Mazda’s dream of reviving the rotary engine is finally coming true. In a Japanese presentation about the hybrid MX-30, CEO Akira Marumoto announced that Mazda will introduce “multi-electrification technology using a rotary engine” in the first half of 2022. While not the performance application some were hoping for, the rotary has always symbolized innovation at Mazda. This is certainly an innovative use of the rotary engine and a laudable successor to Mazda’s heritage.
The announcement comes at the 8:40 mark in this official video released by Mazda. It’s pretty rare for a CEO to give an exact timeline so far out, especially in a year when unseen forces have upended so much of the industry, but there it is. We know, it’s not an RX-9 or whatever. But, we think it’s still a worthy pursuit for Mazda, and here’s why.
Let’s be honest, the writing is on the wall for the internal combustion engine. Every automaker is rapidly switching to some sort of electrified mobility. Mazda’s underlying drive with the rotary was always about finding a better alternative to the established conventions, and as a generator, the rotary has some unique advantages.
Back when it was first realized, the rotary was supposed to be a better engine than the reciprocating piston engine due to its smoothness, having fewer moving parts, and mechanical elegance. In sports and racing cars, it was smaller and lighter and as a result could be mounted lower and midship, while the smooth and higher revving nature made it more fun to drive.
While not a rotary, the Miller Cycle engine in the Mazda Millenia was another example of the innovative ethos. It was an alternative to the conventional thermodynamic cycle and promised higher efficiency. Mazda didn’t engineer all these just for the sake of being different. They genuinely look for new and innovative ways to make their products stand out and are willing to conquer the associated engineering challenges for it.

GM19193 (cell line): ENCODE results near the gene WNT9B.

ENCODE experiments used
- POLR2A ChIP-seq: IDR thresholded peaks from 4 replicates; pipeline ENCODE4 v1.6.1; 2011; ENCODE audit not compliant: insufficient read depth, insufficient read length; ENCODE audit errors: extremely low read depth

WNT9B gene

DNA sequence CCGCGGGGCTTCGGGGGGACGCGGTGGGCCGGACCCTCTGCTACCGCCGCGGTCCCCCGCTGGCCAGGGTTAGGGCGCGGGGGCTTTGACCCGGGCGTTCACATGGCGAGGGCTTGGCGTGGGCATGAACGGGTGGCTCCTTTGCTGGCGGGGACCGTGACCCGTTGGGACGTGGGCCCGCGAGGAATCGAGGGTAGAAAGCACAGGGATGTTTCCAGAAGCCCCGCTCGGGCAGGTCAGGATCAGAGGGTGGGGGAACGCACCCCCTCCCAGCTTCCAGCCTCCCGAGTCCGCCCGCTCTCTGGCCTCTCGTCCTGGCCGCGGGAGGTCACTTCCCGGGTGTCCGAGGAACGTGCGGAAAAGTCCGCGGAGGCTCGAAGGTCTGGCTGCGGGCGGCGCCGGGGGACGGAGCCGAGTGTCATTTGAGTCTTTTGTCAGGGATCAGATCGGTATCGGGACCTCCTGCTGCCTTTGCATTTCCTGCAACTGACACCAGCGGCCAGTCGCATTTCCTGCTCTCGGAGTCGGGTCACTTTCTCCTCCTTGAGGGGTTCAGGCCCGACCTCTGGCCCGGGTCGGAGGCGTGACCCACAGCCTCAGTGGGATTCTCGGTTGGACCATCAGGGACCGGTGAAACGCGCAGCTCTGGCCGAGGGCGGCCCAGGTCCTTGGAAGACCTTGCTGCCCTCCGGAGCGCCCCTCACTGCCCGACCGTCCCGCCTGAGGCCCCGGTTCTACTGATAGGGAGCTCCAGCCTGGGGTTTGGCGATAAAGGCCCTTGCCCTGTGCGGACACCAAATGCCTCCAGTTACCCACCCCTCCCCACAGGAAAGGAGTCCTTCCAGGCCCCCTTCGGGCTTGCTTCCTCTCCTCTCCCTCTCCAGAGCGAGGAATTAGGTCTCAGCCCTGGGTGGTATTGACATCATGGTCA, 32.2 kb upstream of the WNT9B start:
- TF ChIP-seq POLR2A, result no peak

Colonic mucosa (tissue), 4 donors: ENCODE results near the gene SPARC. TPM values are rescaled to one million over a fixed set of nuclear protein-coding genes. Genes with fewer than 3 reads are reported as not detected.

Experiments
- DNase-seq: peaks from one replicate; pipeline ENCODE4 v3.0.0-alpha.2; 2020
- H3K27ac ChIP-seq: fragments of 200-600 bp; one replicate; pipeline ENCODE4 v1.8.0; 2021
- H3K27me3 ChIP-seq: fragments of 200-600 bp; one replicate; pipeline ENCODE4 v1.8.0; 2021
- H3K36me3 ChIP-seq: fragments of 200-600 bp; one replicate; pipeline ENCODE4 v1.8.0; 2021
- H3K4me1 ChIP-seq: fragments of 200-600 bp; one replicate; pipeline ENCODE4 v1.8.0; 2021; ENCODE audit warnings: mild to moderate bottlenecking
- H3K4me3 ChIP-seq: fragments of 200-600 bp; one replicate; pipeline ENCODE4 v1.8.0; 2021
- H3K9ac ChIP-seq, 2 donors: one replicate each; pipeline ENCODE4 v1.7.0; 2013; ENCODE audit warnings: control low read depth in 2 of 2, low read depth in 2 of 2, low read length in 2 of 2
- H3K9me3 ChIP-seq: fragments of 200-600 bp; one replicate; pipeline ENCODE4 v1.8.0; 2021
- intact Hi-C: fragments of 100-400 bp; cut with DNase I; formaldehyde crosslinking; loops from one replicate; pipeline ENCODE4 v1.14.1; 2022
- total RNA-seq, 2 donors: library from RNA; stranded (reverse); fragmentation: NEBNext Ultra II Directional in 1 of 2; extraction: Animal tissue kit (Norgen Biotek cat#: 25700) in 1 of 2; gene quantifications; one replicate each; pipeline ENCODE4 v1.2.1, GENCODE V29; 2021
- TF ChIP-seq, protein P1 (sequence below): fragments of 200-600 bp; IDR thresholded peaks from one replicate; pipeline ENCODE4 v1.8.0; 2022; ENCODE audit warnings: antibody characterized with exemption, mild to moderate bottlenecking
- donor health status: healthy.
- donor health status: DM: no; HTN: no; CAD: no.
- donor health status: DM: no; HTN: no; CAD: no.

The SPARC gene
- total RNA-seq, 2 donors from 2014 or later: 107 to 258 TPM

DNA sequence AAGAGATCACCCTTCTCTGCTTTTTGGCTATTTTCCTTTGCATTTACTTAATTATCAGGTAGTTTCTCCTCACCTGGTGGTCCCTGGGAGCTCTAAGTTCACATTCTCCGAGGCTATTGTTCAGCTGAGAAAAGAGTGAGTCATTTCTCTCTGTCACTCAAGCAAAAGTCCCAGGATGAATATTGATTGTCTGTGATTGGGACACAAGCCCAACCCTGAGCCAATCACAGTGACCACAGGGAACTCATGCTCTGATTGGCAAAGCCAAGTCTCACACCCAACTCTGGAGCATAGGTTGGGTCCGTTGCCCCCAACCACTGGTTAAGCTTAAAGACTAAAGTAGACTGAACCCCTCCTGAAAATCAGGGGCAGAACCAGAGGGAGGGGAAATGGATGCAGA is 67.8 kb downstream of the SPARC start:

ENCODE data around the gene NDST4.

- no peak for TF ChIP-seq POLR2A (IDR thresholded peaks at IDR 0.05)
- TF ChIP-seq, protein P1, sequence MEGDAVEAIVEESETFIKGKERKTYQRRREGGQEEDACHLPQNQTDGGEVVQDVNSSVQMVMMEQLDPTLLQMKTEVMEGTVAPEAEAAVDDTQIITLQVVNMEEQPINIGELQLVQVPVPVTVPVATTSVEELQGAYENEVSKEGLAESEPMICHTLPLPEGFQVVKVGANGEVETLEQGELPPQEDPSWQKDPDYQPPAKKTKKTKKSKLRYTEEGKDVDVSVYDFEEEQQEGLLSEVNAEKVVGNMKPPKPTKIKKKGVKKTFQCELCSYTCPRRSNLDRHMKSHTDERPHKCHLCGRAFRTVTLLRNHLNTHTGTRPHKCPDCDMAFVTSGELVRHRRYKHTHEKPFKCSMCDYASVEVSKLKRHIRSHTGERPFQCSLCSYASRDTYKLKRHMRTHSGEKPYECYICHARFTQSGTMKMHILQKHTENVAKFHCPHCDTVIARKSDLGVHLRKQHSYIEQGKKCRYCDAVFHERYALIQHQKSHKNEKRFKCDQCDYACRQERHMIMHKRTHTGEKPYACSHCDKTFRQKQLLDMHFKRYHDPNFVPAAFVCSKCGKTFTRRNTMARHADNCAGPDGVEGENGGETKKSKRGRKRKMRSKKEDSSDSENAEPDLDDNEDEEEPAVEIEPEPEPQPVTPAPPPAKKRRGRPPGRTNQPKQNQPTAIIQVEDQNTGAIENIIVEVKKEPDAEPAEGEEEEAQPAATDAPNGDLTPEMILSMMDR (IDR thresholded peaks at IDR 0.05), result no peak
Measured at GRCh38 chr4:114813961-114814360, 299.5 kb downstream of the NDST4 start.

However, in recent years Mazda has struggled to bring some of their cutting edge technologies to the US market. There was a period, in the early to mid 2010s, when Mazda led the pack in efficiency and cleanliness, on top of superior driving dynamics. The first Skyactiv engine brought to the US returned up to 40 mpg and was PZEV. Since then, their US range has started to lag the competition in efficiency.
This is partially due to Mazda’s deepened commitment to being a sporting and premium brand and partially due to regulations. They have prioritized cleaner technology elsewhere in the world, with the revolutionary Skyactiv-X being the most prominent example. Other examples include the i-ELOOP regenerative braking system and engine start-stop. They’ve had the latter for a many years now but never brought it to the US (regulatory differences in other parts of the world favor this technology). To be clear, Mazda has made plenty of advancements in cleaner tech, it’s just that they’ve de-prioritized it for the US market in recent years.
With the RERE (rotary engine range extender), the gas engine and generator combo should be simpler compared to conventional hybrids. The range extender should be very small and light. The system could also be smoother than that of the Prius. Since it can capitalize on the rotary’s forte of continuously operating at optimal speed for efficiency, it could potentially deliver excellent efficiency.
The RERE will likely appear in the 2022 Mazda MX-30 first, the one with the center console made of cork to reference 100 years of company history. Will it come stateside? It certainly would be a very unique and peerless product in the market, having green credentials, Mazda’s driving dynamics, and a rotary connection. In the presentation, Marumoto also noted that Mazda will gradually expand the so-called “M Hybrid” technology to other models. Given the inevitability of EVs, if Mazda can preserve a bit of the rotary and their heritage while setting them apart from the competition, the project will be very much worthy of this storied marque.